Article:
One of the most common fears about the divorce process is that the whole enterprise will turn into nothing but a fight. While the emotional side of the equation is hard to contain, the reality is that the legal side of the system is largely designed to prevent emotional fireworks. Keeping that idea in mind, here are three ways you can minimize the chance that a legal fight will break out.
Possibly more than in most situations where people retain counsel, paying for divorce law services is an investment in you. First, you'll reduce the number of boring headaches you'll have to deal with, especially filing paperwork with the court. Second, your divorce law attorney provides an instant fallback whenever your ex decides to make a fight out of something. Just say, "Talk to my lawyer." Finally, people without counsel tend to follow a lot of unnecessary dead ends.
Learn How the System Works
Knowing where dead ends may be is a big deal when it comes to avoiding pointless fights. Frankly, folks who move ahead with a divorce without counsel tend to have incorrect notions about how things are going to work.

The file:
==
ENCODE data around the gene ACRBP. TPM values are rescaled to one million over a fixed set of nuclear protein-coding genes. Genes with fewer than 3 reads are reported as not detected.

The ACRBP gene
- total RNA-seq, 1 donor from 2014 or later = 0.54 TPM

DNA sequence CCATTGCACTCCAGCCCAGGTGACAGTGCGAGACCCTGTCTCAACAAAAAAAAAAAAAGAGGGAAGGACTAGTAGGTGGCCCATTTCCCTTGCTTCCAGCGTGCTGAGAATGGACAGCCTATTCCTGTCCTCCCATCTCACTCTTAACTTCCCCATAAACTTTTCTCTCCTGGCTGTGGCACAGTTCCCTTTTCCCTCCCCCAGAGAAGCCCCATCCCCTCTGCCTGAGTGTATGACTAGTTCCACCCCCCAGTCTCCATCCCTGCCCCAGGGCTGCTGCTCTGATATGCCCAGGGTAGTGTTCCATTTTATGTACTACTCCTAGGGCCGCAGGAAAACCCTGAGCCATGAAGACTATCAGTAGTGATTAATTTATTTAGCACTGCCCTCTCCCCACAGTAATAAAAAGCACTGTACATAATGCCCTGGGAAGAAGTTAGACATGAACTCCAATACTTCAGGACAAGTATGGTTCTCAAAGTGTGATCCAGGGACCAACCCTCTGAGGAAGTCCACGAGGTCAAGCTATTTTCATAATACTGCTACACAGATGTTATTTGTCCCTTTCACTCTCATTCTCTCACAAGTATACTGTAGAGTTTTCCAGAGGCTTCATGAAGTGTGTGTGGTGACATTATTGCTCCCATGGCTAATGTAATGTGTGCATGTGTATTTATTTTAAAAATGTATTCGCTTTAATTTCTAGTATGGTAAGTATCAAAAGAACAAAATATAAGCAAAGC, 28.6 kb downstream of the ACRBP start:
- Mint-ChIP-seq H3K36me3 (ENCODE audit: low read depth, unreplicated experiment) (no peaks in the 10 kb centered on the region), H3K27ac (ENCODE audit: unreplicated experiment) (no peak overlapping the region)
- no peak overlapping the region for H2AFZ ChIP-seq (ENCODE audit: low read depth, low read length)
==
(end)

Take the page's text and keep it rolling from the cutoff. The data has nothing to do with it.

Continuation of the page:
Ask any divorce law attorney, and the first thing you'll learn is that many people are ill-informed about the process. It's extremely unlikely, for example, that you're going to head to court and expose your how your ex was cheating on you.
Even if you go full TV detective on it, the fact is that the no-fault divorce system in most states all but guarantees the judge just doesn't care what led to the divorce. The system is designed so that just one partner has to say the marriage has irreconcilable differences. After that, it doesn't matter. The court doesn't care.
Focus on What Matters
Nothing is more valuable during a divorce than just focusing on the basics. Assets are going to be divided up, for example. Who gets the house, if either of you wants it? Who pays spousal support? Think about where you're going to live and how to pay for the basics.
If your ex insists on making an emotional fight of it, don't reward the behavior. Stick to the facts. If they can be civil, that's fine. For every other scenario, they can write down your attorney's phone number and leave you alone.
To learn more, contact a divorce law attorney.